would diverge, both x
and xs
are
bound to undefined
. Thus, x:x:xs
becomes
undefined:undefined:undefined
, a list which GHCi would start
printing and stop after the first undefined
, that is, [undefined
.
In section 4.2 of A Gentle Introduction to Haskell
98, the authors discuss two slightly different
versions of the take
function to show how subtle changes in patterns
yield different functions.
To wrap up, let's compare two slightly different versions of the
drop
function:
drop1 :: Int -> [a] -> [a]
drop1 n xs | n <= 0 = xs
drop1 _ [] = []
drop1 n (x:xs) = drop1 (n - 1) xs
drop2 :: Int -> [a] -> [a]
drop2 _ [] = []
drop2 n xs | n <= 0 = xs
drop2 n (x:xs) = drop2 (n - 1) xs
(drop1
is just drop
as defined in GHC.List
.)
What happens if the first argument of drop
is undefined
?
> drop1 undefined []
undefined
> drop2 undefined []
[]
drop2
is more defined with respect to its first argument. In other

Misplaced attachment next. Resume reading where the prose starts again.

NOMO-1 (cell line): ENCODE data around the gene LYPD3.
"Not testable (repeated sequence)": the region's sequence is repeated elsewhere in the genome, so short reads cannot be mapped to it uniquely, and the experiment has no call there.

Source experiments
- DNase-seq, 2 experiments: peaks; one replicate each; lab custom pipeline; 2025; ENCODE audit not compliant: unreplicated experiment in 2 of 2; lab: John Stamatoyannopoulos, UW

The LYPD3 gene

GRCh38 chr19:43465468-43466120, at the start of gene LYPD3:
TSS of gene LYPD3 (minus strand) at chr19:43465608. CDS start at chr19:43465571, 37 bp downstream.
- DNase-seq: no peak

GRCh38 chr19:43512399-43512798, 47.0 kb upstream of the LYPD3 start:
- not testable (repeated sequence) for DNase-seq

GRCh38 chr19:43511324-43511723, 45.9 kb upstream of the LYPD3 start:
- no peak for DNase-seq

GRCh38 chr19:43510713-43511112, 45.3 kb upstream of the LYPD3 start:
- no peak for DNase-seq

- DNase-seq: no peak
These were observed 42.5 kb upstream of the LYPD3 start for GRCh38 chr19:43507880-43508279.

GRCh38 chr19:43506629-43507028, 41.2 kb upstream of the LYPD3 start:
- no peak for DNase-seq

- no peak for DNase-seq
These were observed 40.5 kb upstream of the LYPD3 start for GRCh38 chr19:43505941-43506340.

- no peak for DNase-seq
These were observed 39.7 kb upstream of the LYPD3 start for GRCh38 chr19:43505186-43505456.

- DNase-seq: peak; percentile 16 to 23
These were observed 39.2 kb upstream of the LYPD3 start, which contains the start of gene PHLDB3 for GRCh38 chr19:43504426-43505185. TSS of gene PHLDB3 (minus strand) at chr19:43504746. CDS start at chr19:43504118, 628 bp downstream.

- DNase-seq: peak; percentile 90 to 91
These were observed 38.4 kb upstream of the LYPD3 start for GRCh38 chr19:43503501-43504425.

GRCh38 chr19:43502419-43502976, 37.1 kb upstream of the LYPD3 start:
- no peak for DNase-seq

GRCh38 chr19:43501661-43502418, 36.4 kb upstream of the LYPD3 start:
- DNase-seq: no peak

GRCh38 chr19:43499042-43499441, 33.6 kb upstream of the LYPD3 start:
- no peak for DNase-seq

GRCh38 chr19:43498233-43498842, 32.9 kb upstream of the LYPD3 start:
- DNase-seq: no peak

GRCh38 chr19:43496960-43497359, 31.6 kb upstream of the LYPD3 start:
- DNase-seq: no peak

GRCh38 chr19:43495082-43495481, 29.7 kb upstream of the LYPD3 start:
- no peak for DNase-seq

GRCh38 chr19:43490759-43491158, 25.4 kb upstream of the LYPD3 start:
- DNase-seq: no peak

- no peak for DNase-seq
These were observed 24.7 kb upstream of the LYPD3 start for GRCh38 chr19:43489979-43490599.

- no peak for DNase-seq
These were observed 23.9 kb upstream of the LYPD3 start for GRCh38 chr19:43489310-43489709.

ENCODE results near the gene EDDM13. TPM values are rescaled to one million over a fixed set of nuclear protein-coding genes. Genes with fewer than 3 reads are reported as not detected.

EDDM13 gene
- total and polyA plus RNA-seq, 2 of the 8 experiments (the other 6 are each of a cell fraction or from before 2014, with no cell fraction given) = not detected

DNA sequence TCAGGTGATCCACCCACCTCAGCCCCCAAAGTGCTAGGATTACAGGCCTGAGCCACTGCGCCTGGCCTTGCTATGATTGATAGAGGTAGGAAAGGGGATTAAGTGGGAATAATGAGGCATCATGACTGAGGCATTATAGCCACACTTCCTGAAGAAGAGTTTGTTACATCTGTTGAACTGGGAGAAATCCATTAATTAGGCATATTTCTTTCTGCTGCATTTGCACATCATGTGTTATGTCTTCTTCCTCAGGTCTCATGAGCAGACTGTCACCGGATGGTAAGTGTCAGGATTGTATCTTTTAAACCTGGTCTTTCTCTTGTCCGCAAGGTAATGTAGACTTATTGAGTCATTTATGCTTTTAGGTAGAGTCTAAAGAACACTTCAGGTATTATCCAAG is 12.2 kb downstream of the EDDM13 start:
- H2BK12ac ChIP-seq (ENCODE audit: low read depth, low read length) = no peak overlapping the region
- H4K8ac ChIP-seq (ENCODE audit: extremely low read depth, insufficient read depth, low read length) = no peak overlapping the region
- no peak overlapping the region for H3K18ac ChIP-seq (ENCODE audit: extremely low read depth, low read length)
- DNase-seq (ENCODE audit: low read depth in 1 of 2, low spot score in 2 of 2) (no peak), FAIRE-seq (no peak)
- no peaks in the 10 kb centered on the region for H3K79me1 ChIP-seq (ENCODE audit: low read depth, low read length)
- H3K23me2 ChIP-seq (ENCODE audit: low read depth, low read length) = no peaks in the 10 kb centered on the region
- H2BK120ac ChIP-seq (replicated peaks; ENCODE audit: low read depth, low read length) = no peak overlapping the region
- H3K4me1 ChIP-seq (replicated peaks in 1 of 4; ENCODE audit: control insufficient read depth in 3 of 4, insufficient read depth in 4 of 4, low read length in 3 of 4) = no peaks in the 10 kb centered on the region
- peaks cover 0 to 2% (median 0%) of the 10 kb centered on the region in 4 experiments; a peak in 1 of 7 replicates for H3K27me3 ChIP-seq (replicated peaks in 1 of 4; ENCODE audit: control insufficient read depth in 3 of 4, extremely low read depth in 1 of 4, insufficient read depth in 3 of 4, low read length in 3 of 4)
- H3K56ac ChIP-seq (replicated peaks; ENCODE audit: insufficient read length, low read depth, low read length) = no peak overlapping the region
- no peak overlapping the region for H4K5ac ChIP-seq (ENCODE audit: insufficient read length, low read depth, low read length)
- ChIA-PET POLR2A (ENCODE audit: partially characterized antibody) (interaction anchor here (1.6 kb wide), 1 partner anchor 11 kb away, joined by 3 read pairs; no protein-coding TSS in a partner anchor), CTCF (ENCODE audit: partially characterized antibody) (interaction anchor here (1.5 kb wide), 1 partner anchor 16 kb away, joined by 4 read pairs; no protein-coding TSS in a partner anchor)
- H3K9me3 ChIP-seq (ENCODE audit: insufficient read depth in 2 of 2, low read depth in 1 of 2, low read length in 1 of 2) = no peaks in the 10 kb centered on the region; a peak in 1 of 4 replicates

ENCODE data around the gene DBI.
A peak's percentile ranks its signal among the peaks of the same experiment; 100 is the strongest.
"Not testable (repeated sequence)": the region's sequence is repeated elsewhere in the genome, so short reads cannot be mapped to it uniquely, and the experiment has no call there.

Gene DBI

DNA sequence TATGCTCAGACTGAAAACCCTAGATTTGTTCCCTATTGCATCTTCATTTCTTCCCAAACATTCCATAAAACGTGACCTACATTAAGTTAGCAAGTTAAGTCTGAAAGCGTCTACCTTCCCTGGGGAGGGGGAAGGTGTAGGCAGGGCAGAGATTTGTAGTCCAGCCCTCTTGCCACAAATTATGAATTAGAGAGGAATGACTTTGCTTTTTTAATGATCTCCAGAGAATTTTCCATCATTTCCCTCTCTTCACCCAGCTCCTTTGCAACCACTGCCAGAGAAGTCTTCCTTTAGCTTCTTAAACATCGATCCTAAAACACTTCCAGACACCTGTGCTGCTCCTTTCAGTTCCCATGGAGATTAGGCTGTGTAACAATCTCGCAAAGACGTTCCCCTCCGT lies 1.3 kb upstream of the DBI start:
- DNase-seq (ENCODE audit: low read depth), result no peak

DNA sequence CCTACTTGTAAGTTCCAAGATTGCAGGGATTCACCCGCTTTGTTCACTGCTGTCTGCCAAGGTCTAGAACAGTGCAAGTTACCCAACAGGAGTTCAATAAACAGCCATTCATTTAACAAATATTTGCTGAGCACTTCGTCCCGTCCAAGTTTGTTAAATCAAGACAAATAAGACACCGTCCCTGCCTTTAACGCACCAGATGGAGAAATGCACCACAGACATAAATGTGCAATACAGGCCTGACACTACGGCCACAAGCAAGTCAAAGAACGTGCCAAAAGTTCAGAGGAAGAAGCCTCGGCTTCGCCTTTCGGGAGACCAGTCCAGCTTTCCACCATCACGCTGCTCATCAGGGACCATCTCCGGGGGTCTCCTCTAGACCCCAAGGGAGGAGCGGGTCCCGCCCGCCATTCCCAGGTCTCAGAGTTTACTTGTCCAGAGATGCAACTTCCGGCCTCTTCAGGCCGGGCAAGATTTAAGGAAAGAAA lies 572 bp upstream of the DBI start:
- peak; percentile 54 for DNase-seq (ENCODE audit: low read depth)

words, drop1
is strict in its first argument, whereas drop2
is
nonstrict^{2}.
What happens if the second argument of drop
is undefined
?
> drop1 0 undefined
undefined
> drop2 0 undefined
undefined
In this case, both functions are equally undefined, that is, both are strict in its second argument.
Even though both functions satisfy the specification of the drop
function (they return the suffix of a list after a given number of
elements), their meaning is slightly different. As Hudak, Peterson,
and Fasel suggest, "it is difficult to say (...) which definition is
better. (...) In certain applications, it may make a difference."
This is by no means a thorough examination of pattern matching in
Haskell. If anything, these examples show that thinking in terms of
the semantics of pattern matching, and, more specifically, in terms of
undefined
, irrefutable and refutable patterns, and nonstrict and
strict functions, is interesting and can really help in better
understanding pattern matching and Haskell in general.
Happy pattern matching!
Published on: May. 25, 2015